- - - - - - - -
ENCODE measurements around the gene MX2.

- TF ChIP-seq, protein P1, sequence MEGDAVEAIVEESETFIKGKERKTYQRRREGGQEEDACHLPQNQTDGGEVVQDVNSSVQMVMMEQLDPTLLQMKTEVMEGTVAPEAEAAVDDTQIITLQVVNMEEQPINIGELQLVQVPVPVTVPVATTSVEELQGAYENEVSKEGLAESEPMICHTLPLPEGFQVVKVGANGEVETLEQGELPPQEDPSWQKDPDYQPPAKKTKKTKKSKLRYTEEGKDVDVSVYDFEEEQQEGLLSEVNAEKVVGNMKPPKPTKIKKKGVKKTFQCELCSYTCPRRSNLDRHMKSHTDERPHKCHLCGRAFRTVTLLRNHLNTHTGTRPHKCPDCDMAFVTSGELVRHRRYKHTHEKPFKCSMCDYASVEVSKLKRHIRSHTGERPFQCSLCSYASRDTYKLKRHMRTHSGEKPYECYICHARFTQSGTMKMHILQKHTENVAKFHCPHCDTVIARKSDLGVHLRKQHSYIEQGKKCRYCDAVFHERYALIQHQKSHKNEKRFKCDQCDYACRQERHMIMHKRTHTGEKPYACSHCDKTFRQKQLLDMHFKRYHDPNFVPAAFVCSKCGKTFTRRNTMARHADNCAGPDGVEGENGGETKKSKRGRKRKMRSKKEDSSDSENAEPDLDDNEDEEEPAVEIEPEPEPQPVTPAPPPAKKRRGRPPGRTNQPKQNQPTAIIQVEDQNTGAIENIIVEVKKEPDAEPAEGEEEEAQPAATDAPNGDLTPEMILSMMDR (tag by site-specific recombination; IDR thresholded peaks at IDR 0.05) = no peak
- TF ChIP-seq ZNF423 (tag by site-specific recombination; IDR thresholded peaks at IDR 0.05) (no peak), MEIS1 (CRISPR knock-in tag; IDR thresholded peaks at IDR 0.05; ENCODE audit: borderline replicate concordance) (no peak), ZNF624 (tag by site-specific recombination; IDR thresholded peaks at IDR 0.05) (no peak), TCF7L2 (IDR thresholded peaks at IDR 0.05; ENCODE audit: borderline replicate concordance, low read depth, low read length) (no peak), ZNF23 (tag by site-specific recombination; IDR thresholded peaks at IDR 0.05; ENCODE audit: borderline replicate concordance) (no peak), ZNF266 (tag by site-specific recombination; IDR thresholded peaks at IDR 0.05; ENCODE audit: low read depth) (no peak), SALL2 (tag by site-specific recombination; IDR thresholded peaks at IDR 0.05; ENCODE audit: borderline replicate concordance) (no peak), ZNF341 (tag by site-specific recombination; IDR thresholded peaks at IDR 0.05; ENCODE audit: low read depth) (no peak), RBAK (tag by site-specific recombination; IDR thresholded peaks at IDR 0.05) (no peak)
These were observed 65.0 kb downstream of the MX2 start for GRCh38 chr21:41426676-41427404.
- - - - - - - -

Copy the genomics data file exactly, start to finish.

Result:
ENCODE measurements around the gene MX2.

- TF ChIP-seq, protein P1, sequence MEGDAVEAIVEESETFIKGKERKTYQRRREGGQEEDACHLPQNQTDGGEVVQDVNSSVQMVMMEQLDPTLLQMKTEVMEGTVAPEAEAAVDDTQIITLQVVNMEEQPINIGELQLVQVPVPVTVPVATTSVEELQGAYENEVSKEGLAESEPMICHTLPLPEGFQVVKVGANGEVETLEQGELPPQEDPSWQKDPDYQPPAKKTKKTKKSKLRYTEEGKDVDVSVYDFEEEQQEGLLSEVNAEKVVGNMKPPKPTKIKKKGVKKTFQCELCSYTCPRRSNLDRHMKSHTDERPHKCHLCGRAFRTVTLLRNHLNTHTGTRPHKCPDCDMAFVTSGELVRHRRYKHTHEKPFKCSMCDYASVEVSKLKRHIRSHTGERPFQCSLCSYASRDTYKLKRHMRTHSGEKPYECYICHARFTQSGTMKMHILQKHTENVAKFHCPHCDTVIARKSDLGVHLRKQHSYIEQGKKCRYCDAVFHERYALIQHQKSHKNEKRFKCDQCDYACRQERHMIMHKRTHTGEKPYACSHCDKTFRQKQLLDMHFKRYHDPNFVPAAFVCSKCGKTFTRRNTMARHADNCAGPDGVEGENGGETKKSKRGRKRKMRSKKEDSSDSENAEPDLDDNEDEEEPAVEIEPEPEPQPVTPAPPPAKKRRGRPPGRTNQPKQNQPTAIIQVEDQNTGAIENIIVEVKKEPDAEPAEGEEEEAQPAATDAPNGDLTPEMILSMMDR (tag by site-specific recombination; IDR thresholded peaks at IDR 0.05) = no peak
- TF ChIP-seq ZNF423 (tag by site-specific recombination; IDR thresholded peaks at IDR 0.05) (no peak), MEIS1 (CRISPR knock-in tag; IDR thresholded peaks at IDR 0.05; ENCODE audit: borderline replicate concordance) (no peak), ZNF624 (tag by site-specific recombination; IDR thresholded peaks at IDR 0.05) (no peak), TCF7L2 (IDR thresholded peaks at IDR 0.05; ENCODE audit: borderline replicate concordance, low read depth, low read length) (no peak), ZNF23 (tag by site-specific recombination; IDR thresholded peaks at IDR 0.05; ENCODE audit: borderline replicate concordance) (no peak), ZNF266 (tag by site-specific recombination; IDR thresholded peaks at IDR 0.05; ENCODE audit: low read depth) (no peak), SALL2 (tag by site-specific recombination; IDR thresholded peaks at IDR 0.05; ENCODE audit: borderline replicate concordance) (no peak), ZNF341 (tag by site-specific recombination; IDR thresholded peaks at IDR 0.05; ENCODE audit: low read depth) (no peak), RBAK (tag by site-specific recombination; IDR thresholded peaks at IDR 0.05) (no peak)
These were observed 65.0 kb downstream of the MX2 start for GRCh38 chr21:41426676-41427404.